If you want to be able to tell whether the person you’re dealing with is secretly insecure, pay attention to their lifestyle and opinions.
Do they always seem busy? Do they glamorize the concept of independence? Do they take on too many tasks, thinking they can do it all alone?
3) Once they make up their mind, they refuse to change their opinion
What if I told you that people who are insecure may actually be the ones who pretend to be most confident?
It’s ironic, isn’t it? And yet there are many such cases.
I used to have a friend who struggled with her self-esteem and who stubbornly stuck to her opinions no matter how much evidence to the contrary was presented to her.
When I talked to her about it during one of our more vulnerable conversations, she said that she often incorporated specific opinions as parts of her identity to make herself feel more whole.
Finally, it made sense to me why she defended all her views tooth and nail. If an opinion of hers was questioned, she saw it as an attack on who she was as a person and automatically placed herself on the defensive.
A person who sticks to their guns no matter what may seem extremely confident, yet sometimes, the opposite is the case.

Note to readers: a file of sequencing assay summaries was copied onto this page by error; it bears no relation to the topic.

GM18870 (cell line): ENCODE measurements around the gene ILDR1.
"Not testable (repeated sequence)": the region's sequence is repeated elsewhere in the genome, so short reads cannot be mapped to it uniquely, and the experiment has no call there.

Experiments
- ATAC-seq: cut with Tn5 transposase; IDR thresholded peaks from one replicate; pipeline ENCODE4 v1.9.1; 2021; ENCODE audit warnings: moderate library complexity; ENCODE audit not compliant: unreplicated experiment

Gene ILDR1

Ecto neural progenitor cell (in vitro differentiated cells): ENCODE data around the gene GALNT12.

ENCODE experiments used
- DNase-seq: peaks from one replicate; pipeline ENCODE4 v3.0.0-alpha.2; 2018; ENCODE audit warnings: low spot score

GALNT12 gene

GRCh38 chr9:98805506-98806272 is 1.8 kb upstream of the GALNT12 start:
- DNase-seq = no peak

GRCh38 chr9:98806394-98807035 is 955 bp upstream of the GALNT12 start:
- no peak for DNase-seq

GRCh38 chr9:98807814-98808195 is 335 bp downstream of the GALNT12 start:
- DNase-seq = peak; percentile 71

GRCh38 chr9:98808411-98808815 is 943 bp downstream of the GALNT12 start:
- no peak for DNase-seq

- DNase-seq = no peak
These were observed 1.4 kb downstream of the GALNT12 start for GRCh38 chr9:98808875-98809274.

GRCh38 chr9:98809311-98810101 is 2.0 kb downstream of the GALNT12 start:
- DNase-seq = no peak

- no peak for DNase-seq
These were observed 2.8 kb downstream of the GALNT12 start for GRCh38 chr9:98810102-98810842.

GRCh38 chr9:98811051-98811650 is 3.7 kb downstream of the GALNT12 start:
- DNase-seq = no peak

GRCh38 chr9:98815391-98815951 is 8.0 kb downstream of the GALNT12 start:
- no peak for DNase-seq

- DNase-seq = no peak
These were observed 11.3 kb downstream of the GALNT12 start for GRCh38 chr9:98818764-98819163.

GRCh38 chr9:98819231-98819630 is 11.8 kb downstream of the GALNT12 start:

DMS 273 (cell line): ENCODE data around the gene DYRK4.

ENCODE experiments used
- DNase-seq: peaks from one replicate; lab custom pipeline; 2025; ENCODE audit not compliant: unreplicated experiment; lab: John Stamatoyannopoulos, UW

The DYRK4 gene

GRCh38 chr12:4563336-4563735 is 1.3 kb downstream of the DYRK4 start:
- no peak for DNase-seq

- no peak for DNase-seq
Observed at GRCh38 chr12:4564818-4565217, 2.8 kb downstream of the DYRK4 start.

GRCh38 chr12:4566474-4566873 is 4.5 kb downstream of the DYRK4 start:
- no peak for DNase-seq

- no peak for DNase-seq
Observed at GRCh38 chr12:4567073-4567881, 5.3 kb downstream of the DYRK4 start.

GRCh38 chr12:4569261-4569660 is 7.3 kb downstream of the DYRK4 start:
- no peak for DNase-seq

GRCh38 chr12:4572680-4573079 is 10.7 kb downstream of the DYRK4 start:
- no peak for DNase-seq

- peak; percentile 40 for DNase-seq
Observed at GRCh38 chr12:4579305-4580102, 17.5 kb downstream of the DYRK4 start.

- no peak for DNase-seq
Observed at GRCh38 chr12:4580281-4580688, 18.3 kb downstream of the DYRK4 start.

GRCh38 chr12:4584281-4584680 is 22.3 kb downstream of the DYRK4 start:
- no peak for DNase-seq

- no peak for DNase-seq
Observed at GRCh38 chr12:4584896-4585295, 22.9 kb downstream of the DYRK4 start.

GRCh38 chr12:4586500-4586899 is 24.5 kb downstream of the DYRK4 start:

4) They build their relationships upon validation, not connection
This one’s a bit more difficult to recognize because many people can hide their intentions extremely well, and what’s more, they may not even admit those intentions to themselves.
One way to tell if someone’s hiding a deep sense of insecurity is to look at the overall pattern of their relationships and analyze the dynamic they have with others.
For example, the friend I mentioned earlier used to frequently place herself in relationships where she had the upper hand.
She would show off her intelligence, make subtle remarks to put others down, and look pleased when you came to her for help.
Looking back on it now, I realize that she secretly looked for validation through her relationships with others, which then had a negative impact on the connection itself.
Deeply insecure people want to feel better about themselves. This in and of itself isn’t bad at all. But some of them may use unhealthy power dynamics to boost their confidence, which is where stuff gets complicated.